What is the role of a campaign volunteer? Volunteers typically reach out to voters who are either undecided or already identified and targeted as being likely to vote for the candidate. Direct voter contact is essential for a candidate to win.

  • During election season, most candidates spend their weekends and evenings canvassing or block-walking, and they are always looking for volunteers to participate. Volunteers often hand out campaign literature and carry on brief, one-on-one conversations with likely voters who have been targeted in advance.
  • Phone banks are also used frequently as a way to call likely voters and remind them to get out to the polls. The calls are generally scripted and are focused on a group of voters already identified as those who are likely to be receptive to the call.
  • Some campaigns may also be looking for general or administrative assistance. This can be in the form of clerical work or office support at the campaign headquarters. The campaign might also be looking for drivers or simple help with tasks like picking up food for volunteers or delivering yard signs.
  • The need for volunteers is especially high during these last few days of the primary election, when candidates are also looking for volunteers to help out by holding signs and greeting voters at polling locations on election day.

    Former ATPE State President Cory Colby out at the polls in 2016

If you’ve never volunteered for a political campaign, the best way to learn is on-the-job training – just get out there and get your feet wet. Show up and ask how you can help your favorite candidate.

Use our Teach the Vote website to find profiles of your candidates, which usually include links to their campaign websites or other contact information. Visit the candidate’s social media pages or call the campaign to ask about volunteering events. Some candidates have also posted their campaign events with volunteer needs on our calendar here on Teach the Vote, so you’ll also find those events listed on their profile.

Volunteering for a political campaign is a fun way to meet people in your community, an excellent source of help for your favorite candidates, and far easier work than you might think. Happy volunteering!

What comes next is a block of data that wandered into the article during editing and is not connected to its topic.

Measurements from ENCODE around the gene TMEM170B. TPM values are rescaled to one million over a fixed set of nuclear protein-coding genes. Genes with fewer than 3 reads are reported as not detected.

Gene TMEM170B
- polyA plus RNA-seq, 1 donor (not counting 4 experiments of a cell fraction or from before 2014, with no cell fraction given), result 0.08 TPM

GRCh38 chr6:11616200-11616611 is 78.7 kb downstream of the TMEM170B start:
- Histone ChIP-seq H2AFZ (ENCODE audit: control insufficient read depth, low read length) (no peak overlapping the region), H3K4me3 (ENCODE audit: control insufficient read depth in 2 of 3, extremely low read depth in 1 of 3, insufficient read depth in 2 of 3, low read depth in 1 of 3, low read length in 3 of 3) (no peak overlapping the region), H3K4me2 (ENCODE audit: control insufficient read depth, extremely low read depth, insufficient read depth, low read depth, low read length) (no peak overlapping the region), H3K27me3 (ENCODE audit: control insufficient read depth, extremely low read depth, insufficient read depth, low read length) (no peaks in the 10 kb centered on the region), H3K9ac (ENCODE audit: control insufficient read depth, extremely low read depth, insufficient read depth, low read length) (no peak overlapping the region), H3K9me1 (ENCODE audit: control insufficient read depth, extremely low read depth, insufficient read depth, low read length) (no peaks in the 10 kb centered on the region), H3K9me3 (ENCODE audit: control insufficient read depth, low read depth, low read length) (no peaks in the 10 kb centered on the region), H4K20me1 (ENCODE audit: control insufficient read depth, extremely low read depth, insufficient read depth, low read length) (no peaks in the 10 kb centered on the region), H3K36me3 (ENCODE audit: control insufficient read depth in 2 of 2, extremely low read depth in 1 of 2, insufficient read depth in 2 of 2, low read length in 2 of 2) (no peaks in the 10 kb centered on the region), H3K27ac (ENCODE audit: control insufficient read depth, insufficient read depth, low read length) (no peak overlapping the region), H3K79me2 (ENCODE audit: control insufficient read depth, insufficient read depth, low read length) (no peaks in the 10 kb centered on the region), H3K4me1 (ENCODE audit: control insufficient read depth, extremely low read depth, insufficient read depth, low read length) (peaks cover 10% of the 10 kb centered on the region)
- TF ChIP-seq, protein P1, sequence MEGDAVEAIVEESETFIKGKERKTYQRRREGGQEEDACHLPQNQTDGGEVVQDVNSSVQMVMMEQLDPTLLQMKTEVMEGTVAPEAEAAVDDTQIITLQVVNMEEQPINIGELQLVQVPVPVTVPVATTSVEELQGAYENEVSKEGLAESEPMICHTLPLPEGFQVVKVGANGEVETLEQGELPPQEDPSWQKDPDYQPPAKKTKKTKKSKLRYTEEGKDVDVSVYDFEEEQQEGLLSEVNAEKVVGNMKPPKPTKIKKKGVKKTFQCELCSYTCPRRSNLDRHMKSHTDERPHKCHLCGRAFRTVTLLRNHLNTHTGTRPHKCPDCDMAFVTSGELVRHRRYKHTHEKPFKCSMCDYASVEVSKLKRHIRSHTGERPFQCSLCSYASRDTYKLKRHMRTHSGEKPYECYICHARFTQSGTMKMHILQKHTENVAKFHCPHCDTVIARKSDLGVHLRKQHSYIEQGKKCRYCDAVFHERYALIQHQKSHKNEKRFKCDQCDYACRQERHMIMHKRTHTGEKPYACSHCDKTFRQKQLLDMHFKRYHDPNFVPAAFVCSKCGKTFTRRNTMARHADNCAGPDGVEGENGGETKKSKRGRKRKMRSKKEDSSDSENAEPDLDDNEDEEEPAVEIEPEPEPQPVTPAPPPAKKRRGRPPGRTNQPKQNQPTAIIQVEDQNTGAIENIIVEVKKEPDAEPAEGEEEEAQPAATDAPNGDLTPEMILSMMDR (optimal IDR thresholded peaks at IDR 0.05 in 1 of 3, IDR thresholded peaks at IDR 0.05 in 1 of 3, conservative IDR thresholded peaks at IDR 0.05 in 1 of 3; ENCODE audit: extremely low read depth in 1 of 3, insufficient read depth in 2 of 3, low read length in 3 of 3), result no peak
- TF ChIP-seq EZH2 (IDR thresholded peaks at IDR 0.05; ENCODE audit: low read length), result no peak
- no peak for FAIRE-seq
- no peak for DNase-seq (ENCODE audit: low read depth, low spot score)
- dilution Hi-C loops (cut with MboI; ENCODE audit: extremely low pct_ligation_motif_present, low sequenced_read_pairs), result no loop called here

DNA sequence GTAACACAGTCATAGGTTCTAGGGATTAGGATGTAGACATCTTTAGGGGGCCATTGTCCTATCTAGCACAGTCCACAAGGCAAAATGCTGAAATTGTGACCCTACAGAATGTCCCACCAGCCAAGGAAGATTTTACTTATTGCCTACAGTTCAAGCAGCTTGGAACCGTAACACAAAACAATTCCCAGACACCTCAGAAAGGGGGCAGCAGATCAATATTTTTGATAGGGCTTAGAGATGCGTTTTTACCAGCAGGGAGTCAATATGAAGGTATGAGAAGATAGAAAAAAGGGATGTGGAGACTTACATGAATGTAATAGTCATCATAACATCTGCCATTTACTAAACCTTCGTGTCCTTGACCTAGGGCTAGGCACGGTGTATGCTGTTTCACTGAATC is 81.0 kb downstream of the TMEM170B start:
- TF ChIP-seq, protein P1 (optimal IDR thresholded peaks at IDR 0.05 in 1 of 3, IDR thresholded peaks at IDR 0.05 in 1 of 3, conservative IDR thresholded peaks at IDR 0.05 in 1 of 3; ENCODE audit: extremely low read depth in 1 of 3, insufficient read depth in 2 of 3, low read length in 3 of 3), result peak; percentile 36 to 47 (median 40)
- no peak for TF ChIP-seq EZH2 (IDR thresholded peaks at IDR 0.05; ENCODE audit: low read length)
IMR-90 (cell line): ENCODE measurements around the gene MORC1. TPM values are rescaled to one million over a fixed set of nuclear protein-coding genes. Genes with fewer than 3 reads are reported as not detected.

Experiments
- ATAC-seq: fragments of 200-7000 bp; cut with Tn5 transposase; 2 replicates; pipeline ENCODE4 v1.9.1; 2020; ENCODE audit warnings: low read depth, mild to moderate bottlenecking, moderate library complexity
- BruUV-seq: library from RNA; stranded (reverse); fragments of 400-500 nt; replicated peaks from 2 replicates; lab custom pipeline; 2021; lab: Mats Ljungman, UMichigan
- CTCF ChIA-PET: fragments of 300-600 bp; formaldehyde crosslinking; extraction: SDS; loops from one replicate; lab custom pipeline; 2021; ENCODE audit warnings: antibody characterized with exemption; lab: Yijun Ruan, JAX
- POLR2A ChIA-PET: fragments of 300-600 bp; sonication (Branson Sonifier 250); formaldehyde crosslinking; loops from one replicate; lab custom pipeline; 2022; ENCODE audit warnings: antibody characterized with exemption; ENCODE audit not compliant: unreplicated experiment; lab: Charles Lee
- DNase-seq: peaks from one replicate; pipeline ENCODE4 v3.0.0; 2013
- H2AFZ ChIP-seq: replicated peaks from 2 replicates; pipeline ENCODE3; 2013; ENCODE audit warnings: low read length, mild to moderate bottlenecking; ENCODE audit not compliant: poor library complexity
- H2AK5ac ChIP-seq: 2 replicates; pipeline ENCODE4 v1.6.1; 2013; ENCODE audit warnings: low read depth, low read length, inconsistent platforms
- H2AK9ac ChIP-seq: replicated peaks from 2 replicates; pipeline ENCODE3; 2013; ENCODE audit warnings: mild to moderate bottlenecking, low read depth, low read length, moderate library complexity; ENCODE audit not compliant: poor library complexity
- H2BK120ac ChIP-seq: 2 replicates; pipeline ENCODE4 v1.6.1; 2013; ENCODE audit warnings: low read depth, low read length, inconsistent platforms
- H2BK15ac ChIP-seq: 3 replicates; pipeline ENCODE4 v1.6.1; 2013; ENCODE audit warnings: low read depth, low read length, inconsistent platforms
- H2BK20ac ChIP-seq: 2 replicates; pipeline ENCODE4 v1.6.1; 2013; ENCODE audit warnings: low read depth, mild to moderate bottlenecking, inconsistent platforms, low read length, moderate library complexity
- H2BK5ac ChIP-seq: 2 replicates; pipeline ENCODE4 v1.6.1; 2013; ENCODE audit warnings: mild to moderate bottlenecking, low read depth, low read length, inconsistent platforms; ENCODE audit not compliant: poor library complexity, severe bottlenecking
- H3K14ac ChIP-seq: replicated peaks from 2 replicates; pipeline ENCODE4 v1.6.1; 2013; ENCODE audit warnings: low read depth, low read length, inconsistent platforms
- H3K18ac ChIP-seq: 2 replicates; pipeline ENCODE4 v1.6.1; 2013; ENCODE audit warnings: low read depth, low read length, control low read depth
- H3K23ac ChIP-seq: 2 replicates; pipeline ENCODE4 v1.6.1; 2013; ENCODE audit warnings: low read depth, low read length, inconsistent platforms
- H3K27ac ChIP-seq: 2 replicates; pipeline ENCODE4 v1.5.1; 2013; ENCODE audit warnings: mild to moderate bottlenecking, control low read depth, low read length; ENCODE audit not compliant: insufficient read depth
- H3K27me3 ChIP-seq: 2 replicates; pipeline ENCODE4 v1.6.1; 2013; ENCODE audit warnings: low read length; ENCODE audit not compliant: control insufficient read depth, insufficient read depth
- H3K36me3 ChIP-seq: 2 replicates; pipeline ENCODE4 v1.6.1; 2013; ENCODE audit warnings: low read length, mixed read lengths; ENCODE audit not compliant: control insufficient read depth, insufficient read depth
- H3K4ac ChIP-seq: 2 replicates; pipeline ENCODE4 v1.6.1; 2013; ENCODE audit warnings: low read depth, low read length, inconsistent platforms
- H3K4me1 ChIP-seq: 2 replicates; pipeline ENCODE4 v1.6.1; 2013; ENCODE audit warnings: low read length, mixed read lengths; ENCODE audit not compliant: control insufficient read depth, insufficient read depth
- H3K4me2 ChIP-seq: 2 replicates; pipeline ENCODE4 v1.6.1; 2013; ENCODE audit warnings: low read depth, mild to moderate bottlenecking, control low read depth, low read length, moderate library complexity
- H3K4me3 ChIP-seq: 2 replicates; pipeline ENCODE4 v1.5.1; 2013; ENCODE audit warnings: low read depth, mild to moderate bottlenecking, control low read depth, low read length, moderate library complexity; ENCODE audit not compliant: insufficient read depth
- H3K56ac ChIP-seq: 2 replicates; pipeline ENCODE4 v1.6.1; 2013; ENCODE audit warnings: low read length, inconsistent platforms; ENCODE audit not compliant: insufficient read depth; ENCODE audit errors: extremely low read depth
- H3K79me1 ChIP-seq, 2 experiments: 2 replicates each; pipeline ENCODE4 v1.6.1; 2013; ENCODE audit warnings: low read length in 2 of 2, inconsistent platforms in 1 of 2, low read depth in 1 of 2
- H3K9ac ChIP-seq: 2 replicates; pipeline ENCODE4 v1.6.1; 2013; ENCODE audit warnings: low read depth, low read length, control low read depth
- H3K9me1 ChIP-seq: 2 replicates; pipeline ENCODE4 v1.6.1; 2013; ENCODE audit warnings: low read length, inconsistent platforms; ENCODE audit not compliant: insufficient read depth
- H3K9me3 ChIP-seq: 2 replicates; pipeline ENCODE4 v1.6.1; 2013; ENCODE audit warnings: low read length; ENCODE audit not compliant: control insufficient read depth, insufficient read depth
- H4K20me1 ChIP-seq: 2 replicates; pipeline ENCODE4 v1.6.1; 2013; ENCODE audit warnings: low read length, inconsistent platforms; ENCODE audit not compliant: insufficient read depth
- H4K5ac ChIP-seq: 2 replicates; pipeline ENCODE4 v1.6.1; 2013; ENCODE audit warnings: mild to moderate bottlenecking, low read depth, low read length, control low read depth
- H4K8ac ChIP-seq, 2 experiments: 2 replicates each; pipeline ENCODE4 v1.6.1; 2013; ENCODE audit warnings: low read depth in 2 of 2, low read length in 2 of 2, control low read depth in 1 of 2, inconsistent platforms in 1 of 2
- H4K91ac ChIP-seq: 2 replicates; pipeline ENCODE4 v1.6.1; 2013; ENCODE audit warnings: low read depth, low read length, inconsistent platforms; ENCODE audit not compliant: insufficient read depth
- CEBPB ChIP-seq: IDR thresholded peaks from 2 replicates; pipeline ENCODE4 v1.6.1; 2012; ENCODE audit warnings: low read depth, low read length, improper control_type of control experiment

ATPE In-Depth: Learn about incumbent legislators’ voting records

In this critical election year, ATPE is urging educators and all voters who support public education to participate in both the primary election happening now and the general election in November. We created our popular Teach the Vote website in 2011 with the goal of helping voters make informed choices at the polls by learning more about the candidates’ stances, specifically on education issues. Our profiles of all candidates running for Texas House, Texas Senate, State Board of Education, governor, or lieutenant governor can be explored using our convenient search tools.

When you pull up a candidate’s individual profile, you’ll find a wealth of factual information that the ATPE Governmental Relations team has collected about the candidate, including links to the candidate’s own website and social media profiles. Upon request by the candidate, we share information about upcoming campaign events being hosted by the candidate or on his behalf on our Teach the Vote events calendar. We also provide background information on the candidates, such as how long they’ve been in office and whether they’ve been endorsed by other groups that rate educators on the basis of their education stances. (You will not find any endorsements by ATPE.) All candidates who have a known email address are invited to participate in ATPE’s candidate survey, which asks questions pertaining to top education issues such as school funding, private school vouchers, student testing, educator pay, and more. We also invite candidates to supply a photo of themselves for our website. Not all candidates choose to participate in the survey, but all are invited, and ATPE does not edit the candidates’ survey responses in any way. (We don’t even correct typos!) Our goal is to make the candidates’ views and platforms available to you to help you make your own decisions on how to vote.

Another highly valuable component of ATPE’s candidate profiles featured on Teach the Vote is the voting record section. Throughout each legislative session, ATPE’s experienced lobbyists and support staff track thousands of bills that could have an impact on public education, following the legislation through every step of the legislative process. To give you a sense of how much work that entails, there were 7,033 pieces of legislation filed during the 85th legislature’s regular session in 2017. However, only 1,314 of those measures actually passed, according to the legislative tracking service known as Telicon. Since most bills don’t make it all the way through the process, and even fewer bills generate “record votes” as opposed to general voice votes, there are limited opportunities for Texans to find out how their state legislators voted on issues of interest.